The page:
• Kanika Bhatia

Bullish and Bullying - The Indian Fashion Industry

Updated: Jan 13, 2020

As we complete a year of Anōme, I think it’s time to share my experience with majorly two kinds of people:

1. Industry aspiring on the block.

2. People living in the myth that this is the highest form of glamour post Bollywood in India.

Few notions I would prefer snubbing in the bud:

1. This is not a whistle blowing post.

2. It’s not a rant and am not blowing off steam. These are observations which an outsider would hardly grasp at.

I have had limited experience when it comes to corporate world, and I was fortunate enough to not address office politics at first hand level courtesy a start up culture in my first job. Fashion happened to over compensate for that lack. Do we promote creativity? Well, of course. Do we appreciate difference in design sensibilities? Yes, happily. But do we sell it as much as the so called running fashion? No, they are called staples for a reason. Is the customer choice completely responsible for the above? NO.

It’s a multi layered system of nepotism of pre existing big players, middle men still pushing the high margin, 17th century silhouettes (to be continued forever) because it’s more players, more money and less effort. Your thought that they push what sells is legit, but more often than not, what sells is what’s pushed. The customer cannot imagine what’s not before the eye!

Au contraire to a popular opinion, my fellow designers are far from the tag. But instead, the people working in the ‘shadows’ so to say, are the ones I would unfortunately condemn. This does not begin at the retail level necessarily, it stems from multiple nodes of store merchandisers (offline), exhibitors across categories and buying houses. Everyone keeps a small percentage for ‘experimentation’, meagre to be precise, thus leading to highly competitive fight for the niche market. Result- every player gets a very very very small share of the so called niche and not oddly enough a large percentage of designers re-enters the same dreary market. Logic states that a mix of commercial and experimental should be handled by any designer for sustainable reasons, but have you ever thought why the division is so flawed and the market so small?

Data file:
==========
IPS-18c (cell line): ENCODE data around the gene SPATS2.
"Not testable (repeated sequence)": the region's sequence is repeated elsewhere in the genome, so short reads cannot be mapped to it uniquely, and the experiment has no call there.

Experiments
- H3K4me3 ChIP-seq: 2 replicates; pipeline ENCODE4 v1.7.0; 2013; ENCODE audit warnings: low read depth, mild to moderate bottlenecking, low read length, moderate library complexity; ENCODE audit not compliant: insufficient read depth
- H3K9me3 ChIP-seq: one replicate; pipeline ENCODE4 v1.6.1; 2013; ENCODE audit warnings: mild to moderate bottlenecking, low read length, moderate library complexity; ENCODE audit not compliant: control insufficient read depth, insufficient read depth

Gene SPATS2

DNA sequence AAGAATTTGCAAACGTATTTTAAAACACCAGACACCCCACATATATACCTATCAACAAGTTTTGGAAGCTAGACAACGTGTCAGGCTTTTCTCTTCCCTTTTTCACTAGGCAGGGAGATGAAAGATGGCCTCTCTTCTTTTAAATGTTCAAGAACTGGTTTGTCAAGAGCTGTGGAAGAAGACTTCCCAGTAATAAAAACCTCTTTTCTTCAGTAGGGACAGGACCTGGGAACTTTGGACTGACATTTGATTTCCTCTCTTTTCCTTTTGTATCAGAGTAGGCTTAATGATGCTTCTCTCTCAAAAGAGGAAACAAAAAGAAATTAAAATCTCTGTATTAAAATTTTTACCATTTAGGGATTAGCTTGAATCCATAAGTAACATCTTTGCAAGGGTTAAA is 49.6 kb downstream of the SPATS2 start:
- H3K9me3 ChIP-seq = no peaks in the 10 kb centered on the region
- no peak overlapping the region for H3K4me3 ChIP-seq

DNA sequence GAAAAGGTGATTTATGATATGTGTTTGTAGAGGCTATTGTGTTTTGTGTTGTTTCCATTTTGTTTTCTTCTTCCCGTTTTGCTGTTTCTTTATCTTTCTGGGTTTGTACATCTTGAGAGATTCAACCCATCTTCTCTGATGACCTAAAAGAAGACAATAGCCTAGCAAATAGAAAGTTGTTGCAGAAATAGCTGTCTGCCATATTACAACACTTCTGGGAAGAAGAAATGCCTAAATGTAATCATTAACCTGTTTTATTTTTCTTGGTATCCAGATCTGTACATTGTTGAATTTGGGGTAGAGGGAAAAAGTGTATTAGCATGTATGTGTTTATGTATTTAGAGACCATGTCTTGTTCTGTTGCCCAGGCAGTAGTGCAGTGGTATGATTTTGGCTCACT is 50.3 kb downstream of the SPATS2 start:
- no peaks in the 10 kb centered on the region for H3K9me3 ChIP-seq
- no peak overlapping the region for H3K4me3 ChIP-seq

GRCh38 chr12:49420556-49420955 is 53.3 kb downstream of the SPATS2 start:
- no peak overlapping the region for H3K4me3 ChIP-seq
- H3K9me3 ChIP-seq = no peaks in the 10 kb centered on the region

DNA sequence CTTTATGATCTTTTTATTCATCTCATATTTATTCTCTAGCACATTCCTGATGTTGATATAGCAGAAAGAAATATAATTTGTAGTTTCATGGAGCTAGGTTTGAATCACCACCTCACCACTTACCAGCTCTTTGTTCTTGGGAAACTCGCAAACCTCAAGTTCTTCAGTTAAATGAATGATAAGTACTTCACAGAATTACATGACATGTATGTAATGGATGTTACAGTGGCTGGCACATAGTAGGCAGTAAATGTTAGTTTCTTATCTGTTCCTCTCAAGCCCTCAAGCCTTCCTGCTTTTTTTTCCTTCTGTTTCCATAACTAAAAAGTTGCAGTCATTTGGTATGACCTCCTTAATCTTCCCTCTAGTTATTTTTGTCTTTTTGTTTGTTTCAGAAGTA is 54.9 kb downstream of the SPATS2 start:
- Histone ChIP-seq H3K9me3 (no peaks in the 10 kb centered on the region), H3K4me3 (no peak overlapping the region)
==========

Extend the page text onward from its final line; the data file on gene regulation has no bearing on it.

First hand experience with exhibitors has time and again made me reconsider my product, or design aesthetics. I can only wonder what it does to actual design students. One time invitation is tough to grab for shows running since few years and who have managed to grab the attention across demographics. The focus has in-turn moved towards fast fashion ruining what once was an exhibit of well curated hand picked designers. We see bangkok/ china stock being resold at high margins only to cut profits of actual designers. Thus, to gain visibility and access to these politicised shows, you better be adding your sense of design to the same anti-fits/ Indian wear or just have a great taste in Bangkok shopping!

It’s high time we understand why the Indian Fashion Industry, is unable to generate International standard voices and why a handful of us are able to spank their booty to gain attention. You are being the unconscious bully to new kids on the block. Your four legged industry standing depends on:

1. Fashion week organisers / Exhibitors (B2C)

2. Designers

3. Retailers and their merchandisers (Online and Offline)

4. Buyers

Labour being the centre of gravity, simply because they are the last one to have a major reaction to any economic changes in the government policies. I would prefer excluding the stylists for logical reasons because they are ones keeping intact what you call ‘the spirit’ essentially. What this industry wants is to be the boyfriend who wants us to dilute our vodka and still be high. Please don’t make love to us like an intellectual. Let the passion flow.

Just understand this, most of us do not enter this industry with the aim to “make a clothing company.” Fashion is communication and art, and we are here to bloody talk and create!

13 views0 comments

Recent Posts

See All